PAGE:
How Has Your Care Changed?

By GabbyPA Latest Reply 2015-07-04 11:35:17 -0500
Started 2014-02-07 10:26:32 -0600

Today I went with my husband to his lab follow up and sat with his Doctor while he spent most of our time typing on his computer. He reviewed his lab work, asked a few questions and of course the over 50 question is a colonoscapy. "I have to ask" he said "because they audit me and if I haven't asked, I can get in trouble." He said he has to note if we accept or decline the test.

So the discussion continued down a scary road. He said he was talking to one of his Heart Specialist friends who says she knows that so many people cannot afford the treatments she knows are best because the insurance companies won't cover them. So her patient files are filled with "Patient declines treatment" because it's not covered and they cannot afford things.

He went on to explain how he has become so disheartened by it all and he knows he should be treating his patients, but he can't because it won't get reimbursed or paid for. This was so sad to hear coming from his own mouth. I could see it in his eyes.

Has your care or quality of care changed this year? Before, lots of the stories were in the news, now they are becoming personal. I am just curious about the good and bad that may be happening to our members here.

4 replies

Kalisiin 2015-07-04 11:35:17 -0500 Report

Well, as a Type 2 not on insulin Medicare is a cheap bunch of slimy jerks who won't supply me with more than 100 test strips every three months.

And because my meter given to me by my endo uses THE MOST EXPENSIVE STRIPS POSSIBLE…my choices were as follows:

A. Not test as much as recommended, and be labelled "noncompliant with treatment."
B. Go into bankruptcy paying for the brand of strips I needed (and this meter won't take the cheaper generic strips)
C. Buy a seperate meter on my own hook that takes cheaper strips and use that meter and strips instead once my supply of strips runs out less than a month after filling it (and then have to wait two more months for more strips)
D. Submit to insulin treatments and get as many strips as my doctors says I can have, and get them paid for.

Why do I feel like I am being HERDED and rounded up, led to the slaughterhouse instead of feeling like my care is important?

I feel like the dollars and cents are all anyone cares about anymore.

And THEN they scream and cry when we get debilitating, expensive and tragic complications that MIGHT have been avoided if they weren't so goddamn stingy up front.

fozy 2014-02-07 20:41:48 -0600 Report

Yes mine has changed went to walmart to pick my glucose strips and they wanted authorization from the doc and him to call the insurance to explain why I needed that type of strips in stucked for last one wk nobody in my insurance can explain why this is happening I just bought one it's frustrating with all this changes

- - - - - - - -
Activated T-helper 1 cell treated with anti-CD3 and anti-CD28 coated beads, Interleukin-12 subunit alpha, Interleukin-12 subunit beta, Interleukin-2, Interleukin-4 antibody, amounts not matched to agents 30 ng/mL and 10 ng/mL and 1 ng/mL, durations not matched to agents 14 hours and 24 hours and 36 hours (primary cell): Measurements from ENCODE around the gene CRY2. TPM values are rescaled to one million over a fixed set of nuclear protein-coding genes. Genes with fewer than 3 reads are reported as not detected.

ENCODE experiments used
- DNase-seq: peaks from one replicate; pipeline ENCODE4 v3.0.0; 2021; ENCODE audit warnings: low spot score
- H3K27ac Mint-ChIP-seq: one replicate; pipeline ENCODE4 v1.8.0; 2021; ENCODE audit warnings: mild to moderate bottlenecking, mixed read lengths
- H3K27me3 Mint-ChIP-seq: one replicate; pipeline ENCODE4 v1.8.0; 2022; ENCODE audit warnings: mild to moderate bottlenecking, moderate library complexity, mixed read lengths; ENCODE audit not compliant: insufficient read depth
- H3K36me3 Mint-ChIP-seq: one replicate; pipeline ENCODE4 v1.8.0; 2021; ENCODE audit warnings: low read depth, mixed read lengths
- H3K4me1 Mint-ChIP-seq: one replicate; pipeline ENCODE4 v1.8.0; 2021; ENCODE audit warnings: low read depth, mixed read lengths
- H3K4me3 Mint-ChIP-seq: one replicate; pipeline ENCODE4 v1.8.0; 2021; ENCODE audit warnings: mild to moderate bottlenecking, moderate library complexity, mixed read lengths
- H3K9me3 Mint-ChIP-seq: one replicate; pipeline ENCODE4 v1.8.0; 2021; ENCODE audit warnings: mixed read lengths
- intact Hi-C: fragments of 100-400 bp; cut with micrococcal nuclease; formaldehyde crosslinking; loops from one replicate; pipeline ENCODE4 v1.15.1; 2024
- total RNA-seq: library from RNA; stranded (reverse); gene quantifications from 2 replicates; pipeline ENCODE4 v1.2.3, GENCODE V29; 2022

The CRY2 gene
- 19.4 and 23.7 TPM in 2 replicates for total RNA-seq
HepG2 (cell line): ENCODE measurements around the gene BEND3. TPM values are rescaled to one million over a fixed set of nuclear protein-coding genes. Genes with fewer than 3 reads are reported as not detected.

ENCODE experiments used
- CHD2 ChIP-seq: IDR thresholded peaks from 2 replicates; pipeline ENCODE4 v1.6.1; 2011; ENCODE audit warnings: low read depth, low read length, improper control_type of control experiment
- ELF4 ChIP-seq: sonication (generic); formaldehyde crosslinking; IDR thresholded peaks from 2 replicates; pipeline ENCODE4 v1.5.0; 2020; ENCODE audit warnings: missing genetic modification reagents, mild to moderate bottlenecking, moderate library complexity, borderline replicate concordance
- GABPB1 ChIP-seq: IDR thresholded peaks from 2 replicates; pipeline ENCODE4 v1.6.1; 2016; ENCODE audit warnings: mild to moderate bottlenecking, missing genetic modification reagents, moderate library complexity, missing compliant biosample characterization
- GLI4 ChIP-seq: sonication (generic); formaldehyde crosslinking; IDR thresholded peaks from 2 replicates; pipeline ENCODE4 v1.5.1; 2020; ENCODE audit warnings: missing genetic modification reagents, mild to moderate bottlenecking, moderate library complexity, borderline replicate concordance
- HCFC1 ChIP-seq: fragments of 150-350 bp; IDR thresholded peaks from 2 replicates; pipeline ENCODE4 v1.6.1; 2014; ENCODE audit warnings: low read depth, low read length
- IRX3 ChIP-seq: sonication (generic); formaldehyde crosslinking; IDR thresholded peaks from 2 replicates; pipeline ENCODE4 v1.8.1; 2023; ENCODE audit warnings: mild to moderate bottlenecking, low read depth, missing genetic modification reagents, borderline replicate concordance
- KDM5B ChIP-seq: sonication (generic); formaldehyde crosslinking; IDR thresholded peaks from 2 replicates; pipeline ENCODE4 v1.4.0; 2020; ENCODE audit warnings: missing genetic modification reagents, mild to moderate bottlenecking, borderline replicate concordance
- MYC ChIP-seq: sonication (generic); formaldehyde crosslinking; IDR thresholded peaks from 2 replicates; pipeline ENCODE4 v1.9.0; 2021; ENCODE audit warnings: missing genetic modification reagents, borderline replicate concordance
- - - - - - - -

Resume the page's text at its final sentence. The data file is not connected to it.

Nick1962 2014-02-07 11:48:00 -0600 Report

Interesting you bring this up. We recently switched insurance, but under the old policy this test was only covered “in-patient” meaning a hospital or clinic, but the cheaper option of having it done at a gastroenterology center “out-patient” wasn’t.

For me, the care has changed, but slowly over the years, and mainly in response to controlling medical costs/health care reform – a topic I have mixed feelings on.

We participate in all the programs our company offers to reduce our premiums including yearly biometric screenings. While these are usually seen as incentive/wellness programs, I think eventually it will become a “non-compliance” penalty.

Part of this I believe is largely due to the recent switch to a near socialized medical system. Somehow, we all now need to fund healthcare for everyone, and as a result, the base quality of care will be minimal, and anything over and above that will be questioned or denied.

I experienced this with my recent back surgery – the surgeon proposed a fix that was beyond the “standard of care” because I am about 20 years younger than most patients needing this fix. He had to go through a peer review (delaying the surgery 2 months) and did so willingly because he felt the current standard of care was 40 years outdated, and the increase in my case would lead to less treatment and better quality of life down the road. He won (well more like compromised), and I got the “good” fix instead of the “great” fix, but had it been left unchallenged it would have been the “acceptable” fix only with any upgrades coming out of my pocket (or the surgeon’s generosity). I’ve read several of similar stories here over the years, and suspect more are coming.

ashley50 2014-02-07 11:42:18 -0600 Report

Well this year the postive thing is that i am getting my insulin much much cheaper. The negative thing is that my pump supplies went up, instead o paying like 18 dollars for it, i got billed for like 208 yesterday :/